Traveling on a regular Indian train can also be an exciting and pleasant experience. People who attach greater importance to the latter should make sure they plan their journey well and book a seat in the first-class compartment. It is more comfortable and less crowded than other cars.

Expats wishing to travel India by train should be prepared for frequent and severe delays — according to Indian Railways, a delay of up to 15 minutes is to be considered on time. As well as poor infrastructure, this is partly due to the sheer amount of traffic on the railways: 30 million people use Indian Railways each day, more than the entire population of Sri Lanka.

Indian Railways is a government-run enterprise responsible for the complete rail network in the whole country. Information regarding timetables, routes, tickets and reservations can be obtained on the Indian Railways website or at individual stations.

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Hotspots for Expats in India

Many of India’s metropolises are among the most populous and fastest-growing cities in the world.

New Delhi, the national capital, is an exception among Indian cities. Unlike many others, it is a relatively new, planned city, which was built intentionally to serve as a capital for the former British Indian Empire. Its foundations were laid in 1911 in an area which had been the site of several ancient Indian cities.

Bangalore, the capital of Karnataka and the third most populous city in India, is a fast-growing metropolis in the southwest of India. It is sometimes referred to as the “Silicon Valley of India”, due to its leading role in the IT sector. Bangalore is also home to many renowned research institutions and aerospace companies.

Kolkata, the capital of West Bengal, served as the national capital until New Delhi took over. It is still considered the cultural capital of India. After a period of economic stagnation in the wake of India’s independence, Kolkata once again enjoys an economically vibrant climate.

Last but not least, you have Mumbai, formerly known as Bombay, the capital of Maharashtra and the richest and most populous city in India. Its deep natural harbor holds India’s most important maritime trading post and contributes to making Mumbai the commercial capital of India.

As the home of the Bollywood film industry, Mumbai is India’s undisputed entertainment capital. It is perceived as a city of opportunities, attracting numerous Indian migrants from other parts of the country. Foreign businesses, companies, and investors also flock to Mumbai.

How to Get a Visa for India

In any case, the Indian Government provides a comprehensive online portal where you can apply for a visa, regardless of which country you are in, and make an appointment for an interview and to hand in your documents at the closest Indian Embassy, Consulate, or Mission near you.

In addition to the more specific requirements outlined below, you must bring a passport valid for a minimum of 180 days, two recent passport-size photographs, and a completed application form, which can be downloaded from every Indian embassy’s website or the Indian Government’s Online Visa Application Portal.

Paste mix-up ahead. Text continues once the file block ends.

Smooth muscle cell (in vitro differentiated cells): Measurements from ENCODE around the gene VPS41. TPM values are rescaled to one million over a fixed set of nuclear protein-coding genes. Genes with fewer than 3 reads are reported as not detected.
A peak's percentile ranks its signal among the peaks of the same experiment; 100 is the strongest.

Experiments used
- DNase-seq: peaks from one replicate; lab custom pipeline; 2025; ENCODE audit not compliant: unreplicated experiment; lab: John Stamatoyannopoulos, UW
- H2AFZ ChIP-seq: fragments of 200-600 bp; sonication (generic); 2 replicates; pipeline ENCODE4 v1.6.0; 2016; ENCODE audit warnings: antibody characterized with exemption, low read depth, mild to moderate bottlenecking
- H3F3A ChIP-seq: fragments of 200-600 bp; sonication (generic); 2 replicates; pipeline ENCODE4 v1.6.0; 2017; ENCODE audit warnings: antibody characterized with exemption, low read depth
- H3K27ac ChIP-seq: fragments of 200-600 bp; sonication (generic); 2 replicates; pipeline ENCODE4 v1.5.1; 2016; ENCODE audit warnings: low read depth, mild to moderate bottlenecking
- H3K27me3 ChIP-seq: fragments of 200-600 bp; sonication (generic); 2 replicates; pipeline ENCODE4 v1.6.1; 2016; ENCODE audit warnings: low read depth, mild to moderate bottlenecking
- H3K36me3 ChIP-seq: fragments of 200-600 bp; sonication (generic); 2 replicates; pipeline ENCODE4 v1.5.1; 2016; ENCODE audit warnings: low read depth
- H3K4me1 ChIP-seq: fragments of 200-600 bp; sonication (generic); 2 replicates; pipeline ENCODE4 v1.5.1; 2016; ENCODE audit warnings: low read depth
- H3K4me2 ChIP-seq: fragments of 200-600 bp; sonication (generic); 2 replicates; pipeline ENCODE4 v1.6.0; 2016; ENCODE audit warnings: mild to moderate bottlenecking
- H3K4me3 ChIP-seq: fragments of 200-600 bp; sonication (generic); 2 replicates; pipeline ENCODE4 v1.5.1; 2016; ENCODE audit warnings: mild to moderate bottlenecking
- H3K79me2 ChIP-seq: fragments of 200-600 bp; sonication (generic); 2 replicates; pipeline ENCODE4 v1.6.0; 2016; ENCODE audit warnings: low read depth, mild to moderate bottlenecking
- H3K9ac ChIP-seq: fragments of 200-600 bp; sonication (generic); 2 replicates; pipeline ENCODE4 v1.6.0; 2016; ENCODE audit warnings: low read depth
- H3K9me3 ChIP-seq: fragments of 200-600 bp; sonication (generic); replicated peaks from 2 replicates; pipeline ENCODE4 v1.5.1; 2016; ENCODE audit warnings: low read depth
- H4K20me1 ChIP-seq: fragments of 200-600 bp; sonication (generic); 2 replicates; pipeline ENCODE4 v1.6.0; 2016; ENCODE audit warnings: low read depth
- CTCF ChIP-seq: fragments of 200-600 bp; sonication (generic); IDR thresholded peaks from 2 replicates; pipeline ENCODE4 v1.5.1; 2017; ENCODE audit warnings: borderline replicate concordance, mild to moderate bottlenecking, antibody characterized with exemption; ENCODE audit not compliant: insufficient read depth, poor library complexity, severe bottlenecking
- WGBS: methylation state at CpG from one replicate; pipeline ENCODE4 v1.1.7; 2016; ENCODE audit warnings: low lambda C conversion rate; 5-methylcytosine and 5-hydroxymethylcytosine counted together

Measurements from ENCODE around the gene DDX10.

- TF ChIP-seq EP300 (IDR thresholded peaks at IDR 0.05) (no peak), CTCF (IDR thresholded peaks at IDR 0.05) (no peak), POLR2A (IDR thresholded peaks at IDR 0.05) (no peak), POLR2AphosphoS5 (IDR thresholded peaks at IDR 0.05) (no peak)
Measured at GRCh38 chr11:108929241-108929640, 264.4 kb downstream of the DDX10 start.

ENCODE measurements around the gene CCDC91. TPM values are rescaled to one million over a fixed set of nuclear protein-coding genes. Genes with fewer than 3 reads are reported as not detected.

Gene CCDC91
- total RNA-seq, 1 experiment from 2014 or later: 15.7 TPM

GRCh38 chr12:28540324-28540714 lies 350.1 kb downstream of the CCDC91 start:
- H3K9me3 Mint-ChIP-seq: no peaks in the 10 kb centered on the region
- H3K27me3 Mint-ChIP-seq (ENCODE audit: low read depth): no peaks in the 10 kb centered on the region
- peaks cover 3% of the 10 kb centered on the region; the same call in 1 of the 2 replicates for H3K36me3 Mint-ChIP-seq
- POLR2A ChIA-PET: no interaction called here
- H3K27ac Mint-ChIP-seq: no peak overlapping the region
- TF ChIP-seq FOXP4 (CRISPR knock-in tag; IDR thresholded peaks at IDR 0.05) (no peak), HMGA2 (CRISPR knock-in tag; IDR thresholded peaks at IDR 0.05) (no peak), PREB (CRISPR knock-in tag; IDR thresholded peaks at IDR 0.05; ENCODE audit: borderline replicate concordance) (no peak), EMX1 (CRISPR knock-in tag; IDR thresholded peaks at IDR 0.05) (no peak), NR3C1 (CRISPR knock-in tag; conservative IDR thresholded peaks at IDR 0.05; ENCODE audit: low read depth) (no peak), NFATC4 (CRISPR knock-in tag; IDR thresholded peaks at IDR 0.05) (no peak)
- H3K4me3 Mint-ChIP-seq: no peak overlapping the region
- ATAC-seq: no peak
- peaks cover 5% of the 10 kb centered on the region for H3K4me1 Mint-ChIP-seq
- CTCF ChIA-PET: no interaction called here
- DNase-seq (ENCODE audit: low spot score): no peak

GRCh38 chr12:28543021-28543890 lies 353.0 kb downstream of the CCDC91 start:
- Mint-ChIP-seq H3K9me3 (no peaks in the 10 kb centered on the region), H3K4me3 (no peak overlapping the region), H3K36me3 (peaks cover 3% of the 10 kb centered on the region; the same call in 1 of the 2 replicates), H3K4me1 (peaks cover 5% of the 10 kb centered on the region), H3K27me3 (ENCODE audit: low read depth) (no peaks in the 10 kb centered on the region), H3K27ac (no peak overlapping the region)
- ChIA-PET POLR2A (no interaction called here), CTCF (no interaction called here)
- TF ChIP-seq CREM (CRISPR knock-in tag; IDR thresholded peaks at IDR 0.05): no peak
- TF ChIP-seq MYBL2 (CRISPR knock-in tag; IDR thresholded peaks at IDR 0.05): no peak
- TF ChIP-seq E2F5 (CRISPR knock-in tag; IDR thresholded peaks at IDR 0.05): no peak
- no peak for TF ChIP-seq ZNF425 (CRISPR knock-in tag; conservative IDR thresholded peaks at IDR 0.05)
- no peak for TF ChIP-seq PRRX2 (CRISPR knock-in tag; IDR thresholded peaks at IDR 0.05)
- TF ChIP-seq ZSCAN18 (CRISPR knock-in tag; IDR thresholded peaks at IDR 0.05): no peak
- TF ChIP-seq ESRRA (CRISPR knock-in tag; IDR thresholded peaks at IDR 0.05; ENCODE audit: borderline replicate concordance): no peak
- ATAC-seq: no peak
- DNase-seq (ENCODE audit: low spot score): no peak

There are a number of visa categories for India. In addition to tourist, student, entry, transit, and medical visas (the latter aimed at medical tourists), there are several types of visas meeting expats’ different profiles. The Consular, Passport and Visa Division of the Government of India provides a list of the many visa types and their requirements.

Depending on your visa type and the length of your stay, you may also have to register locally, usually within 14 days of arrival. Your specific visa will dictate whether, and in what time period, you need to visit the Foreigners Regional Registration Office when you arrive in India. We cover registration with the local authorities in our separate guides to Bangalore, Chennai, New Delhi, and Mumbai.

Visa Categories: For Business or for Pleasure?

  • A business visa is aimed at industrial or business entrepreneurs who are involved in commercial activities or would like to explore or set up a new venture. The visa application must be supported by proof of the applicant’s financial standing and business expertise, as well as a letter from the applicant’s company. This should state the specific intention and duration of the visit. Full-time employment may not be undertaken on a business visa.
  • Foreigners wishing to take up employment in India should apply for an employment visa. This visa also applies to those planning to do volunteer work for an Indian NGO. It is granted for an initial period of one year, but can be renewed at your respective FRRO (Foreigners Regional Registration Office). Be sure to include proof of employment as well as professional and academic qualifications.
  • A project visa is limited to foreigners working on projects in the power and steel industry.
  • Diplomatic/Official visas should be acquired by those assigned to their country’s Indian mission or by diplomatic/official/UN passport holders working in the UN or other international organizations in India.
  • Professional journalists and photographers may apply for a journalist visa for up to six months. Before taking up an assignment, they must register with the Press Information Bureau of the Government of India. Journalists traveling to India for private reasons must also file an application for a journalist visa, accompanied by a statement confirming the non-media related purpose of their visit, such as travel writing or photography.
  • A conference visa is granted to attendees of official conferences, seminars, or workshops organized either by a government or public agency, or by a recognized educational institution upon production of their invitation. Keep in mind that for most conferences, approval of the relevant government authority is required.
  • An application for a research visa must be accompanied by a research proposal, proof of financial resources, and a letter of admission from a recognized university. This visa is valid for a maximum period of three years or the established research period.
Updated on: December 06, 2018